Dad and my Lynn affectionately called it ‘Thomas’ Birthday Tree’

As well as big events like this I remember some of the sillier things that Dad used to do that makes me happy to remember.
Dad and I would make nachos for tea with red and green capsicum on top. Dad would tell me that eating the red capsicum would make me invisible and green capsicum would make me visible again. So I would eat the red capsicum and he would pretend not to see me until I’d eaten some green capsicum.
Years later I realized that this was his way to get me to eat vegetables. Then Lynn, my step-mum came into our lives and I really learnt what vegetables were. It was about then that Dad got himself a lifetime ban from the kitchen.

My Dad and I used to love playing Crash Bandicoot on the Playstation 1 and he helped me change (slowly) from a sore loser to a gracious loser and a better player when I won games. When I was older we played Call of Duty but I ended up having to shoot my Dad and leave him behind because he was pretty bad at playing the game.

As I said previously there are just so many special memories to list so I will finish with our love of the St Kilda Football Club.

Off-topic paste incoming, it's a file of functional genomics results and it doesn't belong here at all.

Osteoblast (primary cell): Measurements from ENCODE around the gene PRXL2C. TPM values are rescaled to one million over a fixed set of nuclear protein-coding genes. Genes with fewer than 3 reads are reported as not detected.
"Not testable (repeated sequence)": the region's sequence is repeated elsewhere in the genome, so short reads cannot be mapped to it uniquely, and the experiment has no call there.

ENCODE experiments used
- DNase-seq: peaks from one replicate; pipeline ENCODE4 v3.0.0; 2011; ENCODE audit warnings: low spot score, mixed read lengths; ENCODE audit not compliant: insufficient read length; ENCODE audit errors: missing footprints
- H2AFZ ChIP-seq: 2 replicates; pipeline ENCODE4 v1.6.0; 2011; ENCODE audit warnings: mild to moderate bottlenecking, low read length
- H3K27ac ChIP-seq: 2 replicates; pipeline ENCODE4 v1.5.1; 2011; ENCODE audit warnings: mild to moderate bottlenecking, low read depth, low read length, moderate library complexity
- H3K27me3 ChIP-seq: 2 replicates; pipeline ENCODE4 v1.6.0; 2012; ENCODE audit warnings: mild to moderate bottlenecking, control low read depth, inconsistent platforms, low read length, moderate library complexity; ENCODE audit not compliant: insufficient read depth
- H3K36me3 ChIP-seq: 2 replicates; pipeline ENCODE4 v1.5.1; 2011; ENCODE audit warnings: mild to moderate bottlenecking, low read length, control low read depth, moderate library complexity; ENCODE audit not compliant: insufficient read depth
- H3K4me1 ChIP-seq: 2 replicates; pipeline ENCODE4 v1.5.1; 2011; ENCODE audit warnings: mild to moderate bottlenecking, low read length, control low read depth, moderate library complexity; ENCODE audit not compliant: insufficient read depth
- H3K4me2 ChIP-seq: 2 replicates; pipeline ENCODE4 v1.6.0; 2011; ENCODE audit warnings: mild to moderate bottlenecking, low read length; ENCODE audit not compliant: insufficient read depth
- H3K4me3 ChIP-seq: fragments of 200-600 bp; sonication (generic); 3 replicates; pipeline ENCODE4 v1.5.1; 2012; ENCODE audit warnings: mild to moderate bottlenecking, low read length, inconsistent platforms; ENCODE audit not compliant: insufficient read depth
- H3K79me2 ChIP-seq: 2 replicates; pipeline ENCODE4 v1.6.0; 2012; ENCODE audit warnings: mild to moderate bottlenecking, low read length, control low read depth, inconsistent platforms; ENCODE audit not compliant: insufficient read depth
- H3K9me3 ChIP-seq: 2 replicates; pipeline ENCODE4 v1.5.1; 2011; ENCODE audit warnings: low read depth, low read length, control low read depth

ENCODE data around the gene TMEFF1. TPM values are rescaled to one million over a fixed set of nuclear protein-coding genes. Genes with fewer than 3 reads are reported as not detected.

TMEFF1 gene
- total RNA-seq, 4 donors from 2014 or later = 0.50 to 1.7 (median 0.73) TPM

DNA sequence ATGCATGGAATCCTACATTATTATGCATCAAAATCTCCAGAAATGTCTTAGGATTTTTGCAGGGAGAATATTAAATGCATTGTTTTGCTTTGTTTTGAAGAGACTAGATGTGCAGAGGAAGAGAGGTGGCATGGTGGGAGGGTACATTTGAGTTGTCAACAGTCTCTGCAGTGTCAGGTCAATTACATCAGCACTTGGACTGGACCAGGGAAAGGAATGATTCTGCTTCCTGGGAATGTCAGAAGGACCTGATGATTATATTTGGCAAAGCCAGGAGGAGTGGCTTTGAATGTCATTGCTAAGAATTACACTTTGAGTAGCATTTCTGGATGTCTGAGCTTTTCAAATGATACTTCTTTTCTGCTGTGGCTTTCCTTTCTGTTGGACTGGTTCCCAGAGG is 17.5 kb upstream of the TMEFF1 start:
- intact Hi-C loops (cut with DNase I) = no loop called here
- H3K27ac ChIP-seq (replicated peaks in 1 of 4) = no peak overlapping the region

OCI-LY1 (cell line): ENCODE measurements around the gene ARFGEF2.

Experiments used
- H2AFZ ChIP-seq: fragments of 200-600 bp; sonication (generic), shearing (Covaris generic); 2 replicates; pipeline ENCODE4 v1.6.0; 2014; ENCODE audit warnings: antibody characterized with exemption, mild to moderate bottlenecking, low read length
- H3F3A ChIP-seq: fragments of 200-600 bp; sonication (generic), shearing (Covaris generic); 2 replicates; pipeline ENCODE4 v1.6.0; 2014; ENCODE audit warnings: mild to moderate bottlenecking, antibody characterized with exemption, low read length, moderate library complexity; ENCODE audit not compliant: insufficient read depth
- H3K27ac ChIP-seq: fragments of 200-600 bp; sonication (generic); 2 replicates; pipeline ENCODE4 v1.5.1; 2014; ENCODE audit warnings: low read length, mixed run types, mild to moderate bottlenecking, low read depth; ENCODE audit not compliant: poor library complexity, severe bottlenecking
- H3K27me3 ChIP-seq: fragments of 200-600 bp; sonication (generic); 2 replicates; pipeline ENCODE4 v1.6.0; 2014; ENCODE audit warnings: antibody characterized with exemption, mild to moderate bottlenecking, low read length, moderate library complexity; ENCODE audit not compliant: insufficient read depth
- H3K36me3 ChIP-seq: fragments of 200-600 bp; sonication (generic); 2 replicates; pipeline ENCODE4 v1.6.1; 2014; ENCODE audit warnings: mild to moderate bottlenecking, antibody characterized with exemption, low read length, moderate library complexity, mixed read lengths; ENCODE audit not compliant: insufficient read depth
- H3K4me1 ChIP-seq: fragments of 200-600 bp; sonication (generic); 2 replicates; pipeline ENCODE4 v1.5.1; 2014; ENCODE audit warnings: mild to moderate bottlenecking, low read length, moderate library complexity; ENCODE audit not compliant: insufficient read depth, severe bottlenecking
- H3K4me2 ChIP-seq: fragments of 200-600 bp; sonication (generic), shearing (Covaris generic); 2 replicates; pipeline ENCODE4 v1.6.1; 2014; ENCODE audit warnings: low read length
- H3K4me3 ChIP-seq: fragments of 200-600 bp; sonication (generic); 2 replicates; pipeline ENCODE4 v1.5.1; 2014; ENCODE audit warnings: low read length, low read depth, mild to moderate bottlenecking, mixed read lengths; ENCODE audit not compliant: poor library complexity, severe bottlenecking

I was born and raised as a Saint’s supporter by my Dad. 24 years of unconditional support which will never end (although unlike my Dad I am hoping for a premiership soon and not wait 50 odd years like my Dad.) We’ve had some amazing times and fabulous players and had some bad years as well. Our commitment to the Saints has never waivered and it will never will. We are always hopeful that next year will be our year and are optimistic about the club’s future. I want to thank the St Kilda Football Club for the joy that it has brought my Dad,
I would love to write down all of the reasons my Dad is incredible but I will just finish here by saying my name is Thomas Jones. I have tried but cannot really put into words how proud I am to say that Neill Jones is my Dad.

He will forever be my hero and an inspiration to me. If I grow up to be half the man he is it will be a mighty achievement.
I will miss my Dad. Every Single Day. It will hurt not to see him there when I get married or to see him hold his grandchild or open Christmas and Birthday presents with his grandchildren.

I will cherish every day that I still have with him.
That's a bittersweet letter Neil. I read that with a lump in my throat.
 

J_Rod